I like many of my contemporaries in advertising have largely been critical of Reliance and is somewhat culpable of championing the favourite brand of planners and strategists, the Tata brand. At a given opportunity, generally speaking, people have a tendency to bad mouth the Ambanis and praise the Tatas. It is widely assumed that Reliance has reached out and spread corruption across politics as well as the press while Tata has been glorified as the brand that can do nothing wrong. So if you see anything good about Reliance in the press, the presumption is that they have bought the publication that wrote the story. After all, Reliance has one of the largest advertising budgets in India. And apparently, every publication owner is at their beck and call. It’s true that Tata is a conscientious brand. In the past I have had the opportunity to visit their cement plants in MP and UP and seen first hand how well they are maintained (compared to some of their unscrupulous competitors.) and also the facilities they have given their employees are some of the best of any corporation in the country I don’t think, in that sense, there is any other brand like Tata. While the Tata brand has a lot of goodwill, all earned through a tremendous amount of good work, it has also been caught flat-footed many a time. Especially during the 2G scam days.
The public perception is that the Ambanis are the bad guys. They have been the ones colluding with politicians, twisting the rules to suit their agenda. There may be a lot of truth in it. Or no truth at all. If they are all powerful and to be feared as deemed, then why have they been so bad with their narrative? Why are they the fall guys in every controversy? When the Rafale scam was being bandied about in the press, every person who I spoke to held Anil Ambani culpable. After all, he is an Ambani, he would have done it was the general consensus. Maybe, maybe not.
Purpose-driven brands are brands that have a higher purpose than merely making a profit. It has become the new buzzword in marketing. Every other brand and agency are trying to create purpose-driven brands. In fact, at our agency, we are doing that a lot too. Before it became a buzzword or even a phrase in the lexicon, there was a man named Dhirubhai Ambani. A larger than life character, who was maligned extensively by the press and worked against by the business clique that dominated the Indian industrial horizon. But he was a wily man.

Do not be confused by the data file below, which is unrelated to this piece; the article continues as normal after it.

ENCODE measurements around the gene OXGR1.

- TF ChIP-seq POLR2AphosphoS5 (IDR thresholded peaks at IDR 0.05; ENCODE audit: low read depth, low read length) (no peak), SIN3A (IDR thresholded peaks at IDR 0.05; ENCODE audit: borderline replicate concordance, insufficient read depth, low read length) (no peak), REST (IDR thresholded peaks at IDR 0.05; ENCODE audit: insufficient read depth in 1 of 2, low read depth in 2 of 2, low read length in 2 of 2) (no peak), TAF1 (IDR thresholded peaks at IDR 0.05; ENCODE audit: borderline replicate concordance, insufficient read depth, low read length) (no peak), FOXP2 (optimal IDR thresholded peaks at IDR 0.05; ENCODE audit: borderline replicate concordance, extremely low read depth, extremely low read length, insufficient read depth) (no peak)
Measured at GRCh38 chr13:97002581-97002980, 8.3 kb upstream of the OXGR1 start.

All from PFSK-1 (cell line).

He was up to the task and took on the system and turned it around. He found ways to work the system in his favor. He was not the first one to be accused of being a corrupt industrialist. But he was the outsider, so he got a lot of flack. His greatness stems from the fact that he built Reliance against all odds. Everyone knows and acknowledges the fact that he was one of India’s towering visionaries and industrialists. But beyond that, few consider him one of India’s great brand builders. Reliance, through his son Mukesh, has kept this vision intact and carved out one of the country’s greatest brand stories. Purpose-driven brands have a higher purpose than mere profits. Look at Google, is it their mission to create the best search ‘business' in the world? Apparently, no. As stated in their corporate mission statement, it is “to organize the world’s information and make it universally accessible and useful.” The keywords here are ‘universally’ and ‘useful’. If you look at Google, that’s what they have actually set out to do, and accomplished. By pursuing their credo, Google has built a gigantic business that we all agree is beyond useful to all of us. In fact, Google has such a wide positive influence on our lives that most of us cannot imagine a life without Google. It’s not just that they built a gigantic business for themselves, they have also helped others build large businesses. Would there ever have been a Uber without Google maps is questionable. Of course, with growing big came big trouble too, like the investigation by Congress or attacks in the press portraying them as evil. Getting back to Reliance, when Dhirubhai launched his IPO, his stated mission was to make every Indian who subscribed to Reliance shares, rich. He democratized the share market. He issued millions of shares and with his company’s growth, millions of Indians became wealthy. His company’s growth had a fantastic effect on the public. That's why when Reliance had their AGM in Mumbai they had to book the largest stadium to accommodate some of his shareholders. He changed the market not by his machinations, but by his vision and understanding of why Reliance had to matter with the general public to grow to the size it has. Years later his son Mukesh seems to have imbibed his vision as can be seen with the launch of JIO. Dhirubhai had once professed that he would like to see phone calls become affordable to the poorest of people in India. Mukesh has done everything in his capacity to see that this was accomplished with Jio. I am yet to meet a person who is not happy with the way Jio has made data and voice affordable. They have changed the market and every telecom player in the country had to follow suit. What the government couldn’t do with its policies, Reliance accomplished with its relentless vision.
There are three types of brands that serve society intrinsically. 1)Brands that involve themselves in charitable giving. 2) Brands that support causes. Brands like Tata, Infosys and Wipro fall in these categories and are led by people with empathy and principles like Narayan Murthy, Azim Premji, and Ratan Tata. In the 3rd type are brands where 'purpose' is the overriding cause of their existence. They form a cluster of brands that occupy the zenith. Brands like Google, Patagonia, and Apple. And in the Indian context, I dare say, Reliance.